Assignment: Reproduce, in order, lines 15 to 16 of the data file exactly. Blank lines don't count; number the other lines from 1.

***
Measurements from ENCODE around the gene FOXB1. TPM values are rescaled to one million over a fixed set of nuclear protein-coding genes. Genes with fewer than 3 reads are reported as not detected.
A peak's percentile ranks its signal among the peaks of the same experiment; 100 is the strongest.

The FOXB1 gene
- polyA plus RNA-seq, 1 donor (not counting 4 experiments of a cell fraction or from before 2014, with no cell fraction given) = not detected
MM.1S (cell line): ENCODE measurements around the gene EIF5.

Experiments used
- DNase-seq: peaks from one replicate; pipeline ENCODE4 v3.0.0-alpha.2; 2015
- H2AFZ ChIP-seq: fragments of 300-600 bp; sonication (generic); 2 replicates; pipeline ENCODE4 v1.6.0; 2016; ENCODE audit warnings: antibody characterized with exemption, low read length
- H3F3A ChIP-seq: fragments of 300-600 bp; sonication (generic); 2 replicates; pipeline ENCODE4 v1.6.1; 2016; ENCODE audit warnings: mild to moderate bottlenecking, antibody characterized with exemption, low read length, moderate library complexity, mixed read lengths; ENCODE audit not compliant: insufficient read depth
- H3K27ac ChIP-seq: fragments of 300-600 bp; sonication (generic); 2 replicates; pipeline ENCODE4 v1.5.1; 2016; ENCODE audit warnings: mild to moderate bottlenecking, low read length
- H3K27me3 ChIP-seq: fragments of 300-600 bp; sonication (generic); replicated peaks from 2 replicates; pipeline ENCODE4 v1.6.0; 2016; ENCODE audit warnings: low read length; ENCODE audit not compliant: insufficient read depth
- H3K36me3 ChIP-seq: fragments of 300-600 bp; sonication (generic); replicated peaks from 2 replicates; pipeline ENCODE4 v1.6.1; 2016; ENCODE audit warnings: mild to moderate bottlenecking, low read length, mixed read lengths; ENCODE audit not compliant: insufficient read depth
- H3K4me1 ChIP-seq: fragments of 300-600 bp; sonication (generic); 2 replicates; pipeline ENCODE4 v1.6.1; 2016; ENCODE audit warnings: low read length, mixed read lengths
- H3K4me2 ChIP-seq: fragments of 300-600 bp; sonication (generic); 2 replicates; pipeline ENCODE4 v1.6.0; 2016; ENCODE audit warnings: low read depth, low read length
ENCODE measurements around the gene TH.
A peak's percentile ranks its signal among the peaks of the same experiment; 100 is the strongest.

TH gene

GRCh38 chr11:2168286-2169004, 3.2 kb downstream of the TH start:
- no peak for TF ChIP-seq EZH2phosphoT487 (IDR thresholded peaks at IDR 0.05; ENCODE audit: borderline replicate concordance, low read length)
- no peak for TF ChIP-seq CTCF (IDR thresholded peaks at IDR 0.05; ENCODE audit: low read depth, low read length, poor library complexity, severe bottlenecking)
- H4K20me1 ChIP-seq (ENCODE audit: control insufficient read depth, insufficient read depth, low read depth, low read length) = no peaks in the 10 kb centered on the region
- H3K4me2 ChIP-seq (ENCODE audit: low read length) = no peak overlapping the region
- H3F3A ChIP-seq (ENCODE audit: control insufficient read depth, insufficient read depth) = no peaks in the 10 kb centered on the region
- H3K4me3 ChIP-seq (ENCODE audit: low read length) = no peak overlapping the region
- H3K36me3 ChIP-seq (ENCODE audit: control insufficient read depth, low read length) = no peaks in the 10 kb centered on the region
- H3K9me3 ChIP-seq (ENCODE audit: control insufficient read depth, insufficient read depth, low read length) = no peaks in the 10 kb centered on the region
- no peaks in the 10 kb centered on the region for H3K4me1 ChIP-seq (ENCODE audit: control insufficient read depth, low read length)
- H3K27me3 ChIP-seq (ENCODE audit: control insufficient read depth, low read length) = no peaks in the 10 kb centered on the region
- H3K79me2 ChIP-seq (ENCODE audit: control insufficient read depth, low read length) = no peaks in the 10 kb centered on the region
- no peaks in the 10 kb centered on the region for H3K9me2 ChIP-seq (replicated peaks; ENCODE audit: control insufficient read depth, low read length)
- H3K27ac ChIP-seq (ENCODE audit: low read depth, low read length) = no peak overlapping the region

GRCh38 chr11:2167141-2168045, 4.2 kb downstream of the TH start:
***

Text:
ENCODE measurements around the gene TH.
A peak's percentile ranks its signal among the peaks of the same experiment; 100 is the strongest.